Courts seeking to assess the merit of a defendant's claim that the government exercised its peremptory challenges in violation of the Equal Protection Clause must follow a well established framework. First, the defendant must establish a prima facie case of purposeful discrimination, which requires a showing: “(1) that he [or she] was a member of a cognizable racial group; (2) that the prosecutor exercised peremptory challenges to remove persons of the defendant's race from the venire; and (3) that there were sufficient facts and circumstances to raise an inference that the prosecution utilized the peremptories to exclude members from the venire on the basis of race.” Holder v. Welborn, 60 F.3d 383, 388-89 (7th Cir.1995) (citing Batson, 476 U.S. at 96, 106 S.Ct. 1712); see also Mahaffey v. Page, 151 F.3d 671, 675-76 (7th Cir.1998). If the defendant succeeds in clearing this preliminary hurdle, “the burden shifts to the government to articulate race-neutral justifications for striking” the venirepersons in question. Holder, 60 F.3d at 389 (citing Batson, 476 U.S. at 94, 106 S.Ct. 1712). The government's explanation at this stage “need not rise to the level justifying exercise of a challenge for cause,” but it must provide legitimate reasons that are “clear and reasonably specific” and “related to the particular case to be tried.” Cf. Batson, 476 U.S. at 97-98 & n. 20, 106 S.Ct. 1712 (internal quotations omitted). Finally, if the government meets its burden, the trial court has the responsibility of determining if the defendant has indeed established purposeful discrimination; see Purkett v. Elem, 514 U.S. 765, 767-68, 115 S.Ct. 1769, 131 L.Ed.2d 834 (1995) (per curiam); Batson, 476 U.S. at 98, 106 S.Ct. 1712; United States v. Lewis, 117 F.3d 980, 983 (7th Cir.1997); Holder, 60 F.3d at 389. See also J.E.B. v. Alabama ex rel. T.B., 511 U.S. 127, 114 S.Ct. 1419, 128 L.Ed.2d 89 (1994) (extending the Batson framework to peremptory challenges exercised on the basis of gender); Edmonson v. Leesville Concrete Co., 500 U.S. 614, 111 S.Ct. 2077, 114 L.Ed.2d 660 (1991) (extension of Batson to civil context).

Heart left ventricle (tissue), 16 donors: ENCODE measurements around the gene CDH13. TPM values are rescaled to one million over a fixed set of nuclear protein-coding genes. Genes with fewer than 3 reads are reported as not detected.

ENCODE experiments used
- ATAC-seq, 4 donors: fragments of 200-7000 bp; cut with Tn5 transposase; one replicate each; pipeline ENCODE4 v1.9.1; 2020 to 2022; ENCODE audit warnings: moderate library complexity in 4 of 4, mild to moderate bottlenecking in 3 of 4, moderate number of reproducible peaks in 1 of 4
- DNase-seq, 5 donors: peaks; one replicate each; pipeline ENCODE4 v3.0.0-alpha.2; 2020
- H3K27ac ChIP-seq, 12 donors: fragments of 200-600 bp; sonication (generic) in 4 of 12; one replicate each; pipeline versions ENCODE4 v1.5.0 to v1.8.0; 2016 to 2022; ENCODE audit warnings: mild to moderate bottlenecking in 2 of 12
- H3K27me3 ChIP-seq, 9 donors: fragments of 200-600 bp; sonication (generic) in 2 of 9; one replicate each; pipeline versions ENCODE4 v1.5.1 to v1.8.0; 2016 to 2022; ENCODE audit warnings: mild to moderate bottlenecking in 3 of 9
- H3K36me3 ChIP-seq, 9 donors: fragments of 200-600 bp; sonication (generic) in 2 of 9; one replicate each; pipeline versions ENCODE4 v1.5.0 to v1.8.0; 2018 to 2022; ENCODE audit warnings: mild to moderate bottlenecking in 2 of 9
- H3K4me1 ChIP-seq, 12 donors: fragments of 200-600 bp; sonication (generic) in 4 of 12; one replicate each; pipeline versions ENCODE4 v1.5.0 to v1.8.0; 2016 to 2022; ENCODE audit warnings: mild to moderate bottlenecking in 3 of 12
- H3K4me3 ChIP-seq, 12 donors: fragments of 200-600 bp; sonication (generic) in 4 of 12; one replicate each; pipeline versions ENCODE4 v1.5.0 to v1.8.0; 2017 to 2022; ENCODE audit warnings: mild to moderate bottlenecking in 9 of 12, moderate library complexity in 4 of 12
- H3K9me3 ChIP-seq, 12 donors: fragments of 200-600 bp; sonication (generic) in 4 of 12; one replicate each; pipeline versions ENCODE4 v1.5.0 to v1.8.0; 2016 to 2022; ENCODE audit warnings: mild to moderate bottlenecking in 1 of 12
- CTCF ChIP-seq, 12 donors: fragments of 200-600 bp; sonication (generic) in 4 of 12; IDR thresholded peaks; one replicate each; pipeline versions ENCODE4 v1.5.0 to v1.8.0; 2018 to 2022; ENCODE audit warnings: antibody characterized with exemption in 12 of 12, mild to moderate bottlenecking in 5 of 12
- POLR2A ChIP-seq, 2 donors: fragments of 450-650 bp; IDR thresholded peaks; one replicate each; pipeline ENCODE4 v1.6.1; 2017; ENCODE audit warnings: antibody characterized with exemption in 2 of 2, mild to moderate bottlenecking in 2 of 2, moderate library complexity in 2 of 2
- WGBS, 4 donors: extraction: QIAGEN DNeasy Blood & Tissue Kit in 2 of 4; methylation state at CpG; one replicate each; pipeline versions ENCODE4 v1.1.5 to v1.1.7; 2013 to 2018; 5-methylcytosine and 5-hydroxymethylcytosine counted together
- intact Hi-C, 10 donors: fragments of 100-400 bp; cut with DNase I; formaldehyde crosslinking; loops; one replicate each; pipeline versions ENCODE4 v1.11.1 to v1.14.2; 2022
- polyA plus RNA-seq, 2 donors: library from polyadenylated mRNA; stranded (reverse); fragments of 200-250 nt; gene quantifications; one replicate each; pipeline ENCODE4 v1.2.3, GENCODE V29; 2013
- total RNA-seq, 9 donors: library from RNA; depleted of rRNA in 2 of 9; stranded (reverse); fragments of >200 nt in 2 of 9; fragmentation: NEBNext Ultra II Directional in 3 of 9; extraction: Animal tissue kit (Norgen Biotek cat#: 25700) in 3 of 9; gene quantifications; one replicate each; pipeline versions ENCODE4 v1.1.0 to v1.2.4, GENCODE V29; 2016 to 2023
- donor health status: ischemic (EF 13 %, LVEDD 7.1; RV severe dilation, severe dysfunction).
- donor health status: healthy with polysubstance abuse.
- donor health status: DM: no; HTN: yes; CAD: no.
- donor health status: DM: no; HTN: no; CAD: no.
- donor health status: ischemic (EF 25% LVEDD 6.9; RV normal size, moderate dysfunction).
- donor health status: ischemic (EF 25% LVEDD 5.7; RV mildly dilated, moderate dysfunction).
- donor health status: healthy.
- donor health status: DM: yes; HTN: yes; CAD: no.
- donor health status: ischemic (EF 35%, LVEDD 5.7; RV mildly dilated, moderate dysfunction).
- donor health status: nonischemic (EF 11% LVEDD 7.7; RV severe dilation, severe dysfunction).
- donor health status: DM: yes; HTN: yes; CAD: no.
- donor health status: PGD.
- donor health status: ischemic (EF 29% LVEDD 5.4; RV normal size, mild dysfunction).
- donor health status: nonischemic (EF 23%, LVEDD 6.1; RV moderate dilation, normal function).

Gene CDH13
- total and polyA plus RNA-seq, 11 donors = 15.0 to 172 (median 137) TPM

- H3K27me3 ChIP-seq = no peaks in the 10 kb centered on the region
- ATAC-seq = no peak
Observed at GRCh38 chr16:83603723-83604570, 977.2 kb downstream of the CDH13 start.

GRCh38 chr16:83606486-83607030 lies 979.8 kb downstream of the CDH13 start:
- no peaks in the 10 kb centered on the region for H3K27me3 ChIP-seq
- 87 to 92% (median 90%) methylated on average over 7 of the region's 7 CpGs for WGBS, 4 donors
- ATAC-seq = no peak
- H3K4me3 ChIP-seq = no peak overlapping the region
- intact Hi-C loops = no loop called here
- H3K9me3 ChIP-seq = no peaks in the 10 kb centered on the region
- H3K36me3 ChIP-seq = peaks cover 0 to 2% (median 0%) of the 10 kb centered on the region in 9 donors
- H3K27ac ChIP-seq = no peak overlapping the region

Although the basic Batson framework is familiar, our analysis of the framework is affected by the fact that Coulter's case is a collateral attack under § 2254. When the district court considered the merits of Coulter's Batson claim, the prevailing law in this Circuit required it to apply the newly enacted habeas provisions of the Antiterrorism and Effective Death Penalty Act of 1996 (“AEDPA”), codified at 28 U.S.C. § 2254. See Lindh v. Murphy, 96 F.3d 856 (7th Cir.1996), rev'd by 521 U.S. 320, 117 S.Ct. 2059, 138 L.Ed.2d 481 (1997). Since then, however, the Supreme Court ruled that the substantive standards of the AEDPA do not apply to cases pending at the time of the act's enactment on April 24, 1996. Lindh v. Murphy, 117 S.Ct. 2059 (1997). Because Coulter filed his habeas petition with the district court in 1993, we therefore must now assess his petition under the pre-AEDPA standards. See 28 U.S.C. § 2254 (1994). (This means, among other things, that the government's argument that the district court applied the wrong section of the AEDPA when conducting its analysis below is moot.)